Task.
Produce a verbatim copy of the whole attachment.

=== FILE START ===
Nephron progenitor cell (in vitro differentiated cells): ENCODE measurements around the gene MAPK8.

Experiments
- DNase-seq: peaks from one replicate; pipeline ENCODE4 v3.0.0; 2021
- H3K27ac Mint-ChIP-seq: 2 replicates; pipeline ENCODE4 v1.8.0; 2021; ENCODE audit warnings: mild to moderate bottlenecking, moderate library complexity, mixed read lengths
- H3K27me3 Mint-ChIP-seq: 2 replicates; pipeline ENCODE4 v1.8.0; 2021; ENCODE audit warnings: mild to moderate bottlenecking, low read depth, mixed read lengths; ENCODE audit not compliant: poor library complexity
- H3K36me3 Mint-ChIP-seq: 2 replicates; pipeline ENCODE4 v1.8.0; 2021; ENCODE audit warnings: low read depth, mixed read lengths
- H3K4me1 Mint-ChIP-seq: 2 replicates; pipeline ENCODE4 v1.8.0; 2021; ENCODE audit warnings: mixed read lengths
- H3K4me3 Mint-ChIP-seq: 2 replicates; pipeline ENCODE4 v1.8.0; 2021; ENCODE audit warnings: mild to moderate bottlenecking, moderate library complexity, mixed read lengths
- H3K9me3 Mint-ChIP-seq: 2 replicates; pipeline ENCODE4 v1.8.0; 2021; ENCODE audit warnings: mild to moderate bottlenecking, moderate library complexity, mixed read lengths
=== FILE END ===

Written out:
Nephron progenitor cell (in vitro differentiated cells): ENCODE measurements around the gene MAPK8.

Experiments
- DNase-seq: peaks from one replicate; pipeline ENCODE4 v3.0.0; 2021
- H3K27ac Mint-ChIP-seq: 2 replicates; pipeline ENCODE4 v1.8.0; 2021; ENCODE audit warnings: mild to moderate bottlenecking, moderate library complexity, mixed read lengths
- H3K27me3 Mint-ChIP-seq: 2 replicates; pipeline ENCODE4 v1.8.0; 2021; ENCODE audit warnings: mild to moderate bottlenecking, low read depth, mixed read lengths; ENCODE audit not compliant: poor library complexity
- H3K36me3 Mint-ChIP-seq: 2 replicates; pipeline ENCODE4 v1.8.0; 2021; ENCODE audit warnings: low read depth, mixed read lengths
- H3K4me1 Mint-ChIP-seq: 2 replicates; pipeline ENCODE4 v1.8.0; 2021; ENCODE audit warnings: mixed read lengths
- H3K4me3 Mint-ChIP-seq: 2 replicates; pipeline ENCODE4 v1.8.0; 2021; ENCODE audit warnings: mild to moderate bottlenecking, moderate library complexity, mixed read lengths
- H3K9me3 Mint-ChIP-seq: 2 replicates; pipeline ENCODE4 v1.8.0; 2021; ENCODE audit warnings: mild to moderate bottlenecking, moderate library complexity, mixed read lengths